Tag: Family

The Month That Was

September has arrived, leaving August a mere memory. And what a month it was—some good, some bad. [caption id="attachment_3905" align="alignleft" width="300"] An F-14 Tomcat on the flight deck of the Lexington[/caption] August began with promise. My husband and I had just come off a week’s vacation. Although I’m a “mountain” person, we decided to go to the Texas coast this year. We spent two nights in Corpus Christi in a beachfront hotel and one in Galveston. It was one of the most relaxing vacations I had had since our cruise to Alaska five years ago. In Corpus, we toured the USS Lexington Museum. The “Lex” was a World War II era aircraft carrier and was decommissioned in 1991. It’s also known as the “Blue Ghost” because it’s said to be haunted. We didn’t see any ghosts but were able to see some vintage aircraft. In Galveston, we rode the ferry…

This and That

Every time I think I’m going to blog on a regular basis, like maybe weekly, something happens. Before I know it, two or three weeks have passed. And while I don’t want to write something just for the sake of writing, I would like to communicate more often with my readers. So what have I been up to the past couple of weeks? Of course, I’ve been writing. I’ve made a few changes to The Stranger (once offered as a free giveaway for my mailing list). I plan to make it available on Amazon and other retailers within a few days. Final edits for Unseen Motives is coming along. I’ll be revealing a sneak peek at the cover soon and plan to have the book ready for sale in November. I’m also working on a short story with a Christmas theme. But I also took a few days off from…

I Took a Vacation

It's the same each year. I'm going along at a good pace for writing, making progress on various projects, and have numerous story ideas. I can't wait to finish one project and begin a new one. I live breathe, and think about writing—even in my sleep. And then it happens. Call it writer's block, mental exhaustion, or perhaps it just coincides with summer, but the enthusiasm for writing is gone. I struggle to think of ideas or to transfer the ones in my head to the computer. I don't want to think about writing, let alone write. In fact this year there were a few times when I wondered if I even wanted to be a writer. So, what did I do? I took a vacation. [caption id="attachment_2712" align="aligncenter" width="640"] The Lincoln Memorial[/caption] To be honest, my husband and I planned this trip several months ago. We made Virginia our…

Polar Vortex

Once again, it's time for First Friday Fiction. Polar Vortex is part six of David's story. To read the other installments, visit the First Friday Fiction page and follow the links. I'll conclude the series next month. David stood on a hill overlooking his cabin and watched the sun dip below the horizon. He snapped a few photos of the sunset before making his way back to the cabin. The wind had shifted toward the north—forecasters called for a “Polar Vortex” to make its way into the area. Along with his new job, he inherited the camp mascot, a hound mix named Winston, who accompanied David on walks. When David opened the front door of the cabin, Winston went inside, sauntered across the room, and lay down near the sofa. “Make yourself at home.” David smiled. He liked having a pet again. Cassie always hated animals. David still found it…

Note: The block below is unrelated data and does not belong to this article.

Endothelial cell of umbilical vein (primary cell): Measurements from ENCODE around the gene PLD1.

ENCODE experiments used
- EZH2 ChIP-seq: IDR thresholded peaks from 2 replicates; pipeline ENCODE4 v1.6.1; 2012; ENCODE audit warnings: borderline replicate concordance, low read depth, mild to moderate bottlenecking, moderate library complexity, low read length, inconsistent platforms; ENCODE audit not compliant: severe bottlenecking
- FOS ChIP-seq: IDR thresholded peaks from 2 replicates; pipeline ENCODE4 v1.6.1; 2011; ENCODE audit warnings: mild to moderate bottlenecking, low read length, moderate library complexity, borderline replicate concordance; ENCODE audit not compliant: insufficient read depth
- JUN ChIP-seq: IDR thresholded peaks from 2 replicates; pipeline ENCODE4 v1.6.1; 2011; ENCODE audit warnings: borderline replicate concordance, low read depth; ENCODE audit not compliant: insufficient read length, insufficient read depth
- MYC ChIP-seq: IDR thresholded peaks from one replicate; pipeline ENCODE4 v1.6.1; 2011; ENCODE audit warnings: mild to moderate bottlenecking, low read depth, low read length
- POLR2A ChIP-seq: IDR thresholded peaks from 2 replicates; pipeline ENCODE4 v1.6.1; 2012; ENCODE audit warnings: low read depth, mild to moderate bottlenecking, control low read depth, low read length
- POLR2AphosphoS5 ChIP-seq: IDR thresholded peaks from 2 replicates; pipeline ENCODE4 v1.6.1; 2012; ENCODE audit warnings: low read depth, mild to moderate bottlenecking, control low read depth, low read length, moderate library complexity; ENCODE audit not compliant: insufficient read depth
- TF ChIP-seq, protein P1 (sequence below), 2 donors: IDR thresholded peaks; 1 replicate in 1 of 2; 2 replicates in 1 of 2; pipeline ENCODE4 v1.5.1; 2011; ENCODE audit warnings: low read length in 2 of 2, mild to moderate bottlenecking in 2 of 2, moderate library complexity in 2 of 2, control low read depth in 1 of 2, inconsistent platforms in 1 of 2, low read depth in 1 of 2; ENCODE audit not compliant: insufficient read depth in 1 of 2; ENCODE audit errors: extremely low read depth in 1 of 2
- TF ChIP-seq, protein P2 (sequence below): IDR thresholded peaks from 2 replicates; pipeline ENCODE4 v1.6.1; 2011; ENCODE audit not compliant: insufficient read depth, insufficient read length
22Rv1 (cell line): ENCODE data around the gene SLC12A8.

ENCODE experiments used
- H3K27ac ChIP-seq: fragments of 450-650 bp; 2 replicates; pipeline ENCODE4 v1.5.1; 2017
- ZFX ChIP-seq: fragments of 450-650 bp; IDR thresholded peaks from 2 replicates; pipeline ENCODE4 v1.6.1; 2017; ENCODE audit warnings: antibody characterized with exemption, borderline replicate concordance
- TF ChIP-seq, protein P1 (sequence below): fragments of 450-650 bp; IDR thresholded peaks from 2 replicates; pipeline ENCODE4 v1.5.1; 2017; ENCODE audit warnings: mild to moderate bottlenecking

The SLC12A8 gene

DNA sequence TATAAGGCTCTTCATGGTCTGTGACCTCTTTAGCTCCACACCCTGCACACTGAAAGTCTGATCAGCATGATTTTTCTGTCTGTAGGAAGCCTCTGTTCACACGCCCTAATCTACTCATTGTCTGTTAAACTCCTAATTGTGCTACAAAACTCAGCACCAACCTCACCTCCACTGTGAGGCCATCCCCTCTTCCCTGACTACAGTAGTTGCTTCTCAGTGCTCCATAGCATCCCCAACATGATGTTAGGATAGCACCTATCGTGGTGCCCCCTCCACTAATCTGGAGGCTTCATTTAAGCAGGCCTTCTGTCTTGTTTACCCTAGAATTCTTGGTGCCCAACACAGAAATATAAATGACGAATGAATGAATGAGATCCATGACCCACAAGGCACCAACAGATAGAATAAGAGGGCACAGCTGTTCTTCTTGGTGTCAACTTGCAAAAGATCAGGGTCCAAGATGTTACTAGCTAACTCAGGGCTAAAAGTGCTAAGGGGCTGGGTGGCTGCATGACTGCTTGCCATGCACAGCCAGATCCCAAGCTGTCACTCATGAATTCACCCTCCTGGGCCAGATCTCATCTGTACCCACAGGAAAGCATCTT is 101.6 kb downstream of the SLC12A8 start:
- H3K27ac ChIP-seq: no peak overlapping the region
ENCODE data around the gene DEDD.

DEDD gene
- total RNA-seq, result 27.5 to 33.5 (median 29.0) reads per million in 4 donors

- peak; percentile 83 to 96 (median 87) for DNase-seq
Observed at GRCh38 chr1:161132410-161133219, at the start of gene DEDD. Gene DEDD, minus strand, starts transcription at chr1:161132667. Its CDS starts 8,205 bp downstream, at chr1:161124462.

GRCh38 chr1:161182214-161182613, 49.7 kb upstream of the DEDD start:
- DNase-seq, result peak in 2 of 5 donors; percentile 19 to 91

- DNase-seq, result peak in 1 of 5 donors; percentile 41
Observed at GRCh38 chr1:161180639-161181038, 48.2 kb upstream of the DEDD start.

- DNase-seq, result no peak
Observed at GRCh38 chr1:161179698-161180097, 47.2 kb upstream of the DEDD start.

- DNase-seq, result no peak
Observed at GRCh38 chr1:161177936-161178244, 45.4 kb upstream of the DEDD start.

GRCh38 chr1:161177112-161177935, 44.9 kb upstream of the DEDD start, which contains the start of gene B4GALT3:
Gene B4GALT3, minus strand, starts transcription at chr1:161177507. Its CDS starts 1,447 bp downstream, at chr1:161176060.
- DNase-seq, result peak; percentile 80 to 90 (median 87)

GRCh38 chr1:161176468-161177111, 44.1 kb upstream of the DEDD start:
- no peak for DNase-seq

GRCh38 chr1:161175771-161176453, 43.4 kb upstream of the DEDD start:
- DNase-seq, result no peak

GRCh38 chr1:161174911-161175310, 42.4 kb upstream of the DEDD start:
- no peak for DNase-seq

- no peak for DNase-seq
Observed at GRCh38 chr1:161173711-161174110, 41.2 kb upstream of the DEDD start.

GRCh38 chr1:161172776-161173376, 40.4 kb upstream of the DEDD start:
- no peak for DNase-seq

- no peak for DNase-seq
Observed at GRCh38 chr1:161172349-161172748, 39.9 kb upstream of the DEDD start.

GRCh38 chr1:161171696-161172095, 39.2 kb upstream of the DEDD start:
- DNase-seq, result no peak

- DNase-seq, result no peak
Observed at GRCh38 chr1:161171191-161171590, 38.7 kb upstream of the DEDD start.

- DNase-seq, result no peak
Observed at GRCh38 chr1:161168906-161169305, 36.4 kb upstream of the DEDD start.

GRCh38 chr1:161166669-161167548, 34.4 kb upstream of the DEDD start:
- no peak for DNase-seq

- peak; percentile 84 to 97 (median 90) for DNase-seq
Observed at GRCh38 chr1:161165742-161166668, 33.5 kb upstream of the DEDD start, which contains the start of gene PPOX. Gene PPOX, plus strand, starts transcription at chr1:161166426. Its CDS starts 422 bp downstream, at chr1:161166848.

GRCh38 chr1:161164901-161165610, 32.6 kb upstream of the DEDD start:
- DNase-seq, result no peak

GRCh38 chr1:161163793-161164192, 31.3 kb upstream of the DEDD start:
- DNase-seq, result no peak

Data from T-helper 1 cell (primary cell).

The Stories

Long before I realized I wanted to be a writer, I loved stories. Before I learned to read, some of my favorite childhood memories are the times when my Mom would tell me a story. I’m not talking about fairy tells, although there were certainly some of those. I wanted to hear true life experiences that happened to my parents, grandparents, and other family members. My mom, who was forty-two when I was born, grew up during the Great Depression. She and my father married before the days of World War II. I loved hearing things that took place during those times. However, the ones that intrigued me most were those of suspense and mystery. Stories such as the time when Mom spotted a man hiding in the weeds of a vacant lot next door. The story of an ancestor who worked on a plantation and a time when bloodhounds…

Humble Beginnings

A few days ago, I read a post on Lisa Hall Wilson’s blog in which she wrote about her family background. She asked readers to join her, using a template titled, “I am from.”  My writing is taking a bit different direction (more about that next week and in my upcoming newsletter), so this post fits perfectly. To join Lisa, or to read her story, please click here. I am from humble beginnings. Oreo cookies shared with my Boston Terrier Mugsie, riding in the back of Daddy’s ’51 Chevy pick-up down Legion Hill Road, trips to town for a blue coconut snow cone, fishing in our neighbor’s pond, and listening to baseball games every night on the radio. I am from the simple white framed house where extended family sat around the kitchen table, the older folks talked about the “good old days," where the coffee pot stayed full, family…

Making Memories

I’ve been AWOL for a while—at least here on the blog. Although summer doesn’t officially arrive until later this week, I’ve been thinking about the lazy hazy days of summer for a while. For many people, it is a time of increased activity. For me, it is a time to slow down, to reflect, and to enjoy family times. So rather than a lengthy post, I’ll share a few photos of some of my summer activities (to date): We attended my great niece's high school graduation. Some day, I plan to write Anna's miracle story, but suffice to say, we are very proud of her. My husband surprised me with an overnight anniversary trip to historic Jefferson, Texas. Jefferson is known for its antiques, as well as ghosts. We stayed in a hotel that was built in the 1850s, but we didn't see any ghosts! There is something about trains…